Wednesday, August 19, 2009

Lanham Act doesn't cover competition with customers

Harold H. Huggins Realty, Inc. v. FNC, Inc., 2009 WL 2449888 (N.D. Miss.)

“Plaintiffs are real estate appraisers who provide appraisal reports to mortgage lenders as part of the process of originating mortgage loans. Defendant FNC also provides services and products to mortgage lenders, including a web-based service called AppraisalPort, which allows mortgage lenders to request written appraisals from appraisers and ‘allows appraisers to transmit information ... contained in appraisal reports, to lending institutions....’”

Plaintiffs alleged that FNC misrepresented that it didn’t have access to the appraisal data that passed through AppraisalPort and that it wasn’t building a database from that data. They sued for false advertising, conversion, misappropriation, and related claims.

The court found that plaintiffs had constitutional standing under the Lanham Act, but not prudential standing. The Fifth Circuit test requires assessment of 1) the nature of the plaintiff’s injury; 2) the directness or indirectness of the asserted injury; 3) the proximity or remoteness of the party to the alleged injurious conduct; 4) the speculativeness of the damages claim; and 5) the risk of duplicative damages or complexity in apportioning damages.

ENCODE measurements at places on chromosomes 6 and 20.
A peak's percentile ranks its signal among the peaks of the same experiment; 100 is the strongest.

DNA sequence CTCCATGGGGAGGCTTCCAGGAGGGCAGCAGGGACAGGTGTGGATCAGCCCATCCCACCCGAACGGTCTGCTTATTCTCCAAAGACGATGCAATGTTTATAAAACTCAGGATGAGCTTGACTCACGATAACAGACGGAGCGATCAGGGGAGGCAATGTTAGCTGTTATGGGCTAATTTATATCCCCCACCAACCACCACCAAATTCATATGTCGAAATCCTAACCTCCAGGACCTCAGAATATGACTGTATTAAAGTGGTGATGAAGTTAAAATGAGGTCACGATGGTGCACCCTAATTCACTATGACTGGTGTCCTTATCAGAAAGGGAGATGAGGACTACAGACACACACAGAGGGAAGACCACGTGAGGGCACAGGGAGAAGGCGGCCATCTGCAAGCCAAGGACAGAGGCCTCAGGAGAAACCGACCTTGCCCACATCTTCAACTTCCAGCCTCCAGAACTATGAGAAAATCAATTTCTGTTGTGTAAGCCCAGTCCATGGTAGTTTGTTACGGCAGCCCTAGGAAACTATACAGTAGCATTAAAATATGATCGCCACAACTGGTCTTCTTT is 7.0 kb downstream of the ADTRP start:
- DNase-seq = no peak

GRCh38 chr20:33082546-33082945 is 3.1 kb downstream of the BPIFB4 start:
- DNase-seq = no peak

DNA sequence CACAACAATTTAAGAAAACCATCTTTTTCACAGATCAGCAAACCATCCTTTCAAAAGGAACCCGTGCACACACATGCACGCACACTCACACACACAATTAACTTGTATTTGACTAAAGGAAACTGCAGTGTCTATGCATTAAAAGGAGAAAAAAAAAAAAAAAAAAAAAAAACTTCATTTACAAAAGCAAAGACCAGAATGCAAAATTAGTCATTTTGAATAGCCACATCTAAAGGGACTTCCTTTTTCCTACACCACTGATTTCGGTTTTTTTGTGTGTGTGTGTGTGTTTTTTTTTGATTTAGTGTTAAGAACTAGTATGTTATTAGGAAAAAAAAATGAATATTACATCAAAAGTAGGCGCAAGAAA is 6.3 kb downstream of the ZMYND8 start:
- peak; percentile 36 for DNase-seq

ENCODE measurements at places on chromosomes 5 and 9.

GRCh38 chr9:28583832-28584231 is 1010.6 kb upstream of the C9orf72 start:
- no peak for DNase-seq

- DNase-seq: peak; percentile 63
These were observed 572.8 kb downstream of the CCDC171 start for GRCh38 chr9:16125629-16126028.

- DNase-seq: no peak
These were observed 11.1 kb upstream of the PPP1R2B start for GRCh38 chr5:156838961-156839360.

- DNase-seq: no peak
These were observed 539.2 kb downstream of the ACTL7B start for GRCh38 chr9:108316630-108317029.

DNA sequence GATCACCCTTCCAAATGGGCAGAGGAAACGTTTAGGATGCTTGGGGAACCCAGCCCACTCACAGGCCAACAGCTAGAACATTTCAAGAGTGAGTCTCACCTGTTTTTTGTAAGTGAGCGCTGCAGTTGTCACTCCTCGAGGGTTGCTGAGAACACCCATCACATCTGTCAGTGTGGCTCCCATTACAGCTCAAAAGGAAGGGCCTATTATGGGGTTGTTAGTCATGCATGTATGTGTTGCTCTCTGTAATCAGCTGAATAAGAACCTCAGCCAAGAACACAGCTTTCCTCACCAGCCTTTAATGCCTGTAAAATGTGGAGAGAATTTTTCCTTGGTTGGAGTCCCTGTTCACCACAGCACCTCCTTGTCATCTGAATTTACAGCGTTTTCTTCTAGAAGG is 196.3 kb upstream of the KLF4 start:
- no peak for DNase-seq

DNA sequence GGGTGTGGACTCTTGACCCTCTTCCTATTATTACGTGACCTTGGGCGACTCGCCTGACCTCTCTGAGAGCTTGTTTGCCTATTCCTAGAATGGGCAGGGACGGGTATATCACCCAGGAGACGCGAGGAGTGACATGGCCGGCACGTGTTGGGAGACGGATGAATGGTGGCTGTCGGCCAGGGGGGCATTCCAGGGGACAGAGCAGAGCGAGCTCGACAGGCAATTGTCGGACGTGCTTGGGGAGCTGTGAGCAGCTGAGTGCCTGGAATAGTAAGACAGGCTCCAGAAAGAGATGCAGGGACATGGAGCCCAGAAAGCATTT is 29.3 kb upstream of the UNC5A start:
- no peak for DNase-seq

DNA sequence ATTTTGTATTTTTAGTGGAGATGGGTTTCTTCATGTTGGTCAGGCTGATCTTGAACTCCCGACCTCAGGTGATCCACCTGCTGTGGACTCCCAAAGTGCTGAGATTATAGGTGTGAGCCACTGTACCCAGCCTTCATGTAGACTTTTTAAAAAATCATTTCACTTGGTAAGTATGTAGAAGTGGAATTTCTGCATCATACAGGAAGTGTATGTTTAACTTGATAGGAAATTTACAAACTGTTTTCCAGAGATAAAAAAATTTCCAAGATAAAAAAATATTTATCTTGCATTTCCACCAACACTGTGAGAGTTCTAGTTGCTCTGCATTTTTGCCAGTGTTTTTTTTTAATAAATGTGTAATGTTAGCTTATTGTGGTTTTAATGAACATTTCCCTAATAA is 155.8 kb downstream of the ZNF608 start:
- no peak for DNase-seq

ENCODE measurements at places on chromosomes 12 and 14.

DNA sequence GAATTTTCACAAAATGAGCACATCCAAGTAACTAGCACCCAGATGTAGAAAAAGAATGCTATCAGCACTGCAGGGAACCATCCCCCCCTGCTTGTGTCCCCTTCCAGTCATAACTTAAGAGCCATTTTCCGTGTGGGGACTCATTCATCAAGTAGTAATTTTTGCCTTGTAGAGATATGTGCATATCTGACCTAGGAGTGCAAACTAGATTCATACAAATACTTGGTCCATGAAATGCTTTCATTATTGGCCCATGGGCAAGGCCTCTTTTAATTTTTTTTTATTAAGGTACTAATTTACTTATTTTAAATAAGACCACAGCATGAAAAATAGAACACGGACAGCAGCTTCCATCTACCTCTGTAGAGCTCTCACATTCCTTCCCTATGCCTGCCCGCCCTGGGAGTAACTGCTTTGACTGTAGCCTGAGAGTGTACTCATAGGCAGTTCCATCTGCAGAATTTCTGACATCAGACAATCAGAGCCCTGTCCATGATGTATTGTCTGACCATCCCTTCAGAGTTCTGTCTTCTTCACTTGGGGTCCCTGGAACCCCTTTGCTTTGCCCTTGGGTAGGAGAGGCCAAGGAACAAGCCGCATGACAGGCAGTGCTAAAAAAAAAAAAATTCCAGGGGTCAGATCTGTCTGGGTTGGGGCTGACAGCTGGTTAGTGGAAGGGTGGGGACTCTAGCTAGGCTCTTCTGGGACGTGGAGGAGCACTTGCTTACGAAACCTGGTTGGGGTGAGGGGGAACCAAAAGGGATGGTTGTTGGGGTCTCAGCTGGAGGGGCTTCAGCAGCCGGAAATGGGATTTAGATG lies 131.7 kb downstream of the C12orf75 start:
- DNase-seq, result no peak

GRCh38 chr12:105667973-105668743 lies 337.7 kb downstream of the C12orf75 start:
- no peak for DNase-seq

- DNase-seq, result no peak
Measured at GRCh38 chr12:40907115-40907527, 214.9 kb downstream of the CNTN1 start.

The nature of the plaintiffs’ injury was not at the core of what Congress sought to redress in the Lanham Act—commercial interests harmed by a competitor’s false advertising, specifically the diversion of business. The injury here was not competitive: the misrepresentations were directed at plaintiffs as potential consumers of AppraisalPort, “not against them in a competitive capacity,” and consumers don’t have standing to sue under the Lanham Act. Likewise, under the second factor, the ultimate loss of business alleged when lenders use FNC’s database instead of a tradiational appraiser isn’t directly attributable to the challenged conduct.

The third factor “arguably” weighed in favor of standing, given that, on the facts alleged, it was very hard to figure out who else would be in a position to sue other than clients-turned-competitors.

Factors four and five are about damages, and the court found that the damages claim was speculative and created risks of duplication/apportionment. Each plaintiff would need to show that FNC used the data it submitted through AppraisalPort to build FNC’s database, that a lender subsequently needed information on that property and opted to use the database instead of an appraisal, and that the lender would have chosen the plaintiff instead of another appraiser in the absence of the database; this last bit is “simply too tenuous” to support standing.

Lanham Act claim dismissed. Under current standing doctrine (and where is that textual basis in the Act, again?) some false advertising just can’t be redressed under the Lanham Act.

FNC also argued that the fraud-based claims should be dismissed for failure to plead with sufficient specificity. The court agreed, but dismissed without prejudice to allow plaintiffs to meet Rule 9(b)’s heightened requirements.

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